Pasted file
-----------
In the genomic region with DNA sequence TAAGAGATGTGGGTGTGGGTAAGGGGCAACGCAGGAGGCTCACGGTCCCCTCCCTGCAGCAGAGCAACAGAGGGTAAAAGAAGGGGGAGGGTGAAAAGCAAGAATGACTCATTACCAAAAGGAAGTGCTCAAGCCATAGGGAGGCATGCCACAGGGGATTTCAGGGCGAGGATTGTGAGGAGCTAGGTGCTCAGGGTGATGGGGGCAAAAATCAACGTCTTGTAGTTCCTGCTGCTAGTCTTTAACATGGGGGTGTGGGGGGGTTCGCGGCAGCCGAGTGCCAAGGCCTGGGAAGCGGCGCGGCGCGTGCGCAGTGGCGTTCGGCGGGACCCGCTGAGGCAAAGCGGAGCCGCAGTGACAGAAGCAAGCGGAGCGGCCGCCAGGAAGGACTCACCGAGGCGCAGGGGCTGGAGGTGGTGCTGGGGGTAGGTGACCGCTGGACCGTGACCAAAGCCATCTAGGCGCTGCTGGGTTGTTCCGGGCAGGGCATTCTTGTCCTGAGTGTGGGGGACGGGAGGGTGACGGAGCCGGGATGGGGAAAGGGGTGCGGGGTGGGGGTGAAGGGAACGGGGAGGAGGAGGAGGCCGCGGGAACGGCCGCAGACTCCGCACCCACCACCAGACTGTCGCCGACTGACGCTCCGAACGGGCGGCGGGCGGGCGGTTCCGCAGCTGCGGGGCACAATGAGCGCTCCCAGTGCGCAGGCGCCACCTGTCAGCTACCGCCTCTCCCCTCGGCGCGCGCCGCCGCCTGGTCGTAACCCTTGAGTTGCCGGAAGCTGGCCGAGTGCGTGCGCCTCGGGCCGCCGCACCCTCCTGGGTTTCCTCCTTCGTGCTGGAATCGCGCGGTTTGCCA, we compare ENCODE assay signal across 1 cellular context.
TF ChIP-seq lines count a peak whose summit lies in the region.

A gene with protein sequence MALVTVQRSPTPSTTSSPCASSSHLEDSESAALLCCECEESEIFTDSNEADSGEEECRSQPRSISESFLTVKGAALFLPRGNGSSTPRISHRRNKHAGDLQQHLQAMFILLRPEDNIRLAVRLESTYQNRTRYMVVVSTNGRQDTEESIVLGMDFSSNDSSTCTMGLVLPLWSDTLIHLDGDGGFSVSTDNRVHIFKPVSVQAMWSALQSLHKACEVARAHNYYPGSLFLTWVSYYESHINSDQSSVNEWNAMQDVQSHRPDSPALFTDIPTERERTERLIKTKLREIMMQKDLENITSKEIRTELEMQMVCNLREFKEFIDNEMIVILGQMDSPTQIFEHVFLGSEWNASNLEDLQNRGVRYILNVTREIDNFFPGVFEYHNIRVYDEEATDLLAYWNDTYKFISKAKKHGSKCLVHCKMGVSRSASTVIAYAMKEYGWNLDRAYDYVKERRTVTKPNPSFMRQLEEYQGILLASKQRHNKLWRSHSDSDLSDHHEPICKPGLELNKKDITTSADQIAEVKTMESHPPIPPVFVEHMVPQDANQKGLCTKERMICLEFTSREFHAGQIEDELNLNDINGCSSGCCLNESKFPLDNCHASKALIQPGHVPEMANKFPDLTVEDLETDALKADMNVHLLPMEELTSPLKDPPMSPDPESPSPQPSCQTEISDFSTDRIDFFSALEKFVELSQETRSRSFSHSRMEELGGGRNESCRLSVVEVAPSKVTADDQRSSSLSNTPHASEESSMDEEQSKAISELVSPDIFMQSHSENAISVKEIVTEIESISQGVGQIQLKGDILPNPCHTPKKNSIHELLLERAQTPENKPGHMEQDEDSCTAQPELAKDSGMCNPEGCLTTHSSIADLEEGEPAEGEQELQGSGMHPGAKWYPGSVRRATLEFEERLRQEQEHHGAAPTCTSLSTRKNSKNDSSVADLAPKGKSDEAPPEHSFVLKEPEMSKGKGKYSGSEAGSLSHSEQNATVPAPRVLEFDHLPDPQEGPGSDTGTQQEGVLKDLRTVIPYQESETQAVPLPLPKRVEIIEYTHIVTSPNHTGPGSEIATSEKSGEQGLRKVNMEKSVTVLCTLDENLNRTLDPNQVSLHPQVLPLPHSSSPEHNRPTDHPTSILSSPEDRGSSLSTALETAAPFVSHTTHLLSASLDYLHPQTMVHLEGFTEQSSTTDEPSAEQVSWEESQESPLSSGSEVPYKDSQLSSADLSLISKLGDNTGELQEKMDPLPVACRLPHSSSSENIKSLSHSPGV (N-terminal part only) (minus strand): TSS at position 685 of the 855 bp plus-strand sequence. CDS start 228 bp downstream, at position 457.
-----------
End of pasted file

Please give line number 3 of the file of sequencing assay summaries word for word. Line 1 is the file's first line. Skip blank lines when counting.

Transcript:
A gene with protein sequence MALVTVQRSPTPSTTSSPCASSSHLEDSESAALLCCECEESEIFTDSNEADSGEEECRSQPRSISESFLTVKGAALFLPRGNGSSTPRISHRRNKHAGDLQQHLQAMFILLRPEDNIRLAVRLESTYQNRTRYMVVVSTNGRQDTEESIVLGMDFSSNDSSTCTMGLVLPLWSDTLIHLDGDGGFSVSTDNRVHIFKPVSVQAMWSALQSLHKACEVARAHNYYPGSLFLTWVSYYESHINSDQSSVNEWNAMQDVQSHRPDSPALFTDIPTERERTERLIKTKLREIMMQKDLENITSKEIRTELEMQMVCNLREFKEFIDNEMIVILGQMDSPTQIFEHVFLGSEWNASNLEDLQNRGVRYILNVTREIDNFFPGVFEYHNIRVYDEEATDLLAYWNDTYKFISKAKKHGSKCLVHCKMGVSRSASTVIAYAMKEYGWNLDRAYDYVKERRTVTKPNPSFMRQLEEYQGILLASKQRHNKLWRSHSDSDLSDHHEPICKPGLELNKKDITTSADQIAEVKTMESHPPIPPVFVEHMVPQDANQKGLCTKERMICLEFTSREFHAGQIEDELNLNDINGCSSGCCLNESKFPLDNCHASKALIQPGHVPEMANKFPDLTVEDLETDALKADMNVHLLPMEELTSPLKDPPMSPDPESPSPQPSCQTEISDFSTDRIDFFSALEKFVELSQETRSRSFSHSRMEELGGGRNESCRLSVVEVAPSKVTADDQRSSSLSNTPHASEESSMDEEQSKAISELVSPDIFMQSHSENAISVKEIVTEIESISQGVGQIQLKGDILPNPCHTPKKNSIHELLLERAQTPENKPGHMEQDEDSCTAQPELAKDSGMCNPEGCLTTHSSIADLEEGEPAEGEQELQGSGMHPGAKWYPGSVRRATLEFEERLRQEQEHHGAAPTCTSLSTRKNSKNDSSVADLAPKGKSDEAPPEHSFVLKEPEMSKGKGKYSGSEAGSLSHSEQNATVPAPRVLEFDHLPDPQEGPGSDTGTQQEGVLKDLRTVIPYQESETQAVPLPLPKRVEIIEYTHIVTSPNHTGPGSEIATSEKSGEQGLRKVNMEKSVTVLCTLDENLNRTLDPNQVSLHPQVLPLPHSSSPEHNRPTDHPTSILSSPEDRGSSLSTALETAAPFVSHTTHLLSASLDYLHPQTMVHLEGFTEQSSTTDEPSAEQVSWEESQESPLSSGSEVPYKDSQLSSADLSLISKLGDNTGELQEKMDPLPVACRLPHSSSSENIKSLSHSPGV (N-terminal part only) (minus strand): TSS at position 685 of the 855 bp plus-strand sequence. CDS start 228 bp downstream, at position 457.